Start Planning for Next Season

By Dan Johnson

Hello Everyone, welcome to my little slice of this magazine. My name is Dan Johnson, and I am addicted to bowhunting for whitetails. You may gather from the title of the editorial that I only have nine fingers. I won’t get in to how I lost it, but I will say that it decided to stay in Atlanta, GA when I made the move back to Iowa. I picked up my first bow in the summer of 1992 and started hunting soon thereafter. Due to sports and other school activities, then attending college and partaking in “college type” activities, hunting took the backseat. Then, in 2006, I cannonballed into bowhunting and never looked back. Since then I have tried to absorb as much knowledge about the whitetail as humanly possible… how and when they move based on natural occurrences like weather and moon phases, their core areas, what they eat and when they eat it, as well as hunting strategy. I just can’t get enough of it.

Like most of you I am blessed to call Iowa my home, and it is my goal every year to put as much energy as I possibly can into harvesting a mature whitetail buck without taking away from my family duties. For me, that is at least a 4 year old buck or older. I don’t own any property, I don’t lease property, and I don’t hunt with an outfitter. I have permission on a couple different farms that I attained by knocking on their front door. I share those farms with other hunters; so there are times when accomplishing my goal can be a bit difficult.

January marks the end of another season of hunting, another season of antlers, and another season of stories. For most, this means the end. Packing up and putting away all of your hunting gear, taking down treestands, and reliving all of the encounters of the months past. For a few, the hardcore, January marks the beginning of the next cycle. Always looking forward, always planning, and always looking for that next opportunity to increase our odds of having an encounter with that buck of a lifetime.

For me, January means end-of-season scouting. I love to get out in the timber after it’s all said and done and walk the properties I hunt. Observing the terrain with no leaves on the trees can be a real eye opener if you have never set foot in the timber during the winter months. You will be able to see every contour, elevation change, and pinch point much clearer. The goal is to then use the information that you learn to help you find a new stand or blind location for the next season. If there is snow on the ground, it makes it that much easier as you can see the trails that the deer are using.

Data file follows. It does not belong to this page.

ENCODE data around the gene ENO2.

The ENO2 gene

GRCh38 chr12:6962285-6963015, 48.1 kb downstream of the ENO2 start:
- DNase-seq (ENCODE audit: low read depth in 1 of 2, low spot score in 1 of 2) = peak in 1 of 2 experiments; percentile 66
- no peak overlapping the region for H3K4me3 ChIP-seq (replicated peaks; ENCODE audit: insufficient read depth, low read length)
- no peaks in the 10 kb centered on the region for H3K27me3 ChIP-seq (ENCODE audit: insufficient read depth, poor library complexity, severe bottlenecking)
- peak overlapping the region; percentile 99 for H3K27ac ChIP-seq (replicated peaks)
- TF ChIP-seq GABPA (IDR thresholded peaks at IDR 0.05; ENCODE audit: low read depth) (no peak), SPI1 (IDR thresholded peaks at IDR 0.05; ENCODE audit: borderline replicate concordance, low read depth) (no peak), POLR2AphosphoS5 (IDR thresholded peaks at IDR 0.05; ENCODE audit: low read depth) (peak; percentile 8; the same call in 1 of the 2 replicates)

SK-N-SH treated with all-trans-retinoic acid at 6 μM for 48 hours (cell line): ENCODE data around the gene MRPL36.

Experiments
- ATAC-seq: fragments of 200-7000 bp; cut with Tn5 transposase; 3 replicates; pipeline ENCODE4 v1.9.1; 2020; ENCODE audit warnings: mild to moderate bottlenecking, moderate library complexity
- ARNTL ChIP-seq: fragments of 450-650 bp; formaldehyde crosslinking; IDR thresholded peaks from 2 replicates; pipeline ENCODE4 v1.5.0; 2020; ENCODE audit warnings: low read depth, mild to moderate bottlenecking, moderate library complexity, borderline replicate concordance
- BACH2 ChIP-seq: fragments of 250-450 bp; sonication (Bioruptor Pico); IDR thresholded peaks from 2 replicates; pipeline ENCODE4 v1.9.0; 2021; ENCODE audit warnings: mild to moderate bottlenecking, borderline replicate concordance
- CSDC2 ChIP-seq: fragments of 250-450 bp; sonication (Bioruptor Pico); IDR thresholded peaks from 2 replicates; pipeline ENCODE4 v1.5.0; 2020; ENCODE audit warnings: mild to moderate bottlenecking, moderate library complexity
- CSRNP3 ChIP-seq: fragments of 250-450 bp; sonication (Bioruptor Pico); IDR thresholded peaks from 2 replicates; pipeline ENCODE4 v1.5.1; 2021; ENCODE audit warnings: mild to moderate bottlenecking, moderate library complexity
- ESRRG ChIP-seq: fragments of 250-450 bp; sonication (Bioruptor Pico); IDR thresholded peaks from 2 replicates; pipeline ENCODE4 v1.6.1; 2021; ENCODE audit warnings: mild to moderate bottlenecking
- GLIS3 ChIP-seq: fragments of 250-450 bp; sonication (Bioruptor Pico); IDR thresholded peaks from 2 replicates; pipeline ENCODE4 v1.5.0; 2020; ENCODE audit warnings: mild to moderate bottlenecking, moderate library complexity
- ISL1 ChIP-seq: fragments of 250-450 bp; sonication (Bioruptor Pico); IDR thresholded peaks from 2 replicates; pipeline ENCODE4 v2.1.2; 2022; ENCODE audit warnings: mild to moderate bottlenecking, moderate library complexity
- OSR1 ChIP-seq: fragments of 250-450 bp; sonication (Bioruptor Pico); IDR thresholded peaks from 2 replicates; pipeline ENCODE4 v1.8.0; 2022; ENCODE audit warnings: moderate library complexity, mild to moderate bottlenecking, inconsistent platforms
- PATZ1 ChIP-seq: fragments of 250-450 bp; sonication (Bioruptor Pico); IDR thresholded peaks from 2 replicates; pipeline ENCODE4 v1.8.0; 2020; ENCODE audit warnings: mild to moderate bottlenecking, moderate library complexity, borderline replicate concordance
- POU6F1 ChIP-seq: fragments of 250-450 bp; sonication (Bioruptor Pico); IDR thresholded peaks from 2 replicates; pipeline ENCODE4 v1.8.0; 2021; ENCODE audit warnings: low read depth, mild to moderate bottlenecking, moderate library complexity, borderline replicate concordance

Knowing where the deer have been the previous year can be a huge benefit for the following season. Using this information can help you forecast deer movement as well as make you be a more efficient hunter.

The other activity I like to do right after the season is over in January is to organize my trail camera pictures from the previous months. Over the years I used to keep all of my pictures in a series of folders on my computer. I would organize them by the farm the pictures were taken, the year the picture was taken, and then categorize them by specific buck. I would then go back through those pictures and check out the date and time. Then, based on that date and time I would look online at historical weather data to see what the weather was doing at that specific time to identify why the deer was moving when he did. I can use that information the following year to again forecast annual deer movement. To make things a little easier I now use an online program call DeerLab. All I have to do is upload the pictures and let the computer program do the rest.

For the hardcore guys like myself, this whitetail addiction is a 365 day ordeal that never really ends, and seems to get worse every year. The rest of this year I will be providing a little insight into what we should be doing every month to help increase our odds in the woods. If you want to become the best hunter you can possibly be you need to stop thinking about deer hunting just during the hunting months, but throughout the entire year.